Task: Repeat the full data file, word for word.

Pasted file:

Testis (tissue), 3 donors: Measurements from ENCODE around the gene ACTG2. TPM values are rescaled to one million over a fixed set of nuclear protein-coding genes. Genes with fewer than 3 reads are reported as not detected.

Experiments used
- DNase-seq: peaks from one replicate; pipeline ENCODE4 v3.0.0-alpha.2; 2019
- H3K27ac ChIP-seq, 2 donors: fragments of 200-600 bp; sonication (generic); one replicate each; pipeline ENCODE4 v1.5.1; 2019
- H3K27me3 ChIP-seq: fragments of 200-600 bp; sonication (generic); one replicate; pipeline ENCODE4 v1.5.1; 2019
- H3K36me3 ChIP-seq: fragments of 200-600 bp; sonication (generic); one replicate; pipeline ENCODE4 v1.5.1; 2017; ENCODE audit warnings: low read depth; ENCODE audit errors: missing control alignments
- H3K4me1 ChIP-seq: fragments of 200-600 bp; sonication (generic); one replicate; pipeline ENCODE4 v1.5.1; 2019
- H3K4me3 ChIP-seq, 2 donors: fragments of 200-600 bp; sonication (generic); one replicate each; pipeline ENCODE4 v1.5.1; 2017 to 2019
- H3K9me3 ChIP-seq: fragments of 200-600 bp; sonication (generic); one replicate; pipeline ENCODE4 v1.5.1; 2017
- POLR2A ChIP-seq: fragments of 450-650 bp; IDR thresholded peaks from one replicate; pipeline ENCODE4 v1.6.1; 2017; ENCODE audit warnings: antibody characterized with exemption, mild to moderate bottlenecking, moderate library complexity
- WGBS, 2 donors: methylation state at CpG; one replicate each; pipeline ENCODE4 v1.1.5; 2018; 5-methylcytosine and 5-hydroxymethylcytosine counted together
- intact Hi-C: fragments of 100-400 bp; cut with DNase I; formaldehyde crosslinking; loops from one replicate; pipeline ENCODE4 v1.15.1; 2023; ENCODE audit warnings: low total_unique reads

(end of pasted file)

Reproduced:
Testis (tissue), 3 donors: Measurements from ENCODE around the gene ACTG2. TPM values are rescaled to one million over a fixed set of nuclear protein-coding genes. Genes with fewer than 3 reads are reported as not detected.

Experiments used
- DNase-seq: peaks from one replicate; pipeline ENCODE4 v3.0.0-alpha.2; 2019
- H3K27ac ChIP-seq, 2 donors: fragments of 200-600 bp; sonication (generic); one replicate each; pipeline ENCODE4 v1.5.1; 2019
- H3K27me3 ChIP-seq: fragments of 200-600 bp; sonication (generic); one replicate; pipeline ENCODE4 v1.5.1; 2019
- H3K36me3 ChIP-seq: fragments of 200-600 bp; sonication (generic); one replicate; pipeline ENCODE4 v1.5.1; 2017; ENCODE audit warnings: low read depth; ENCODE audit errors: missing control alignments
- H3K4me1 ChIP-seq: fragments of 200-600 bp; sonication (generic); one replicate; pipeline ENCODE4 v1.5.1; 2019
- H3K4me3 ChIP-seq, 2 donors: fragments of 200-600 bp; sonication (generic); one replicate each; pipeline ENCODE4 v1.5.1; 2017 to 2019
- H3K9me3 ChIP-seq: fragments of 200-600 bp; sonication (generic); one replicate; pipeline ENCODE4 v1.5.1; 2017
- POLR2A ChIP-seq: fragments of 450-650 bp; IDR thresholded peaks from one replicate; pipeline ENCODE4 v1.6.1; 2017; ENCODE audit warnings: antibody characterized with exemption, mild to moderate bottlenecking, moderate library complexity
- WGBS, 2 donors: methylation state at CpG; one replicate each; pipeline ENCODE4 v1.1.5; 2018; 5-methylcytosine and 5-hydroxymethylcytosine counted together
- intact Hi-C: fragments of 100-400 bp; cut with DNase I; formaldehyde crosslinking; loops from one replicate; pipeline ENCODE4 v1.15.1; 2023; ENCODE audit warnings: low total_unique reads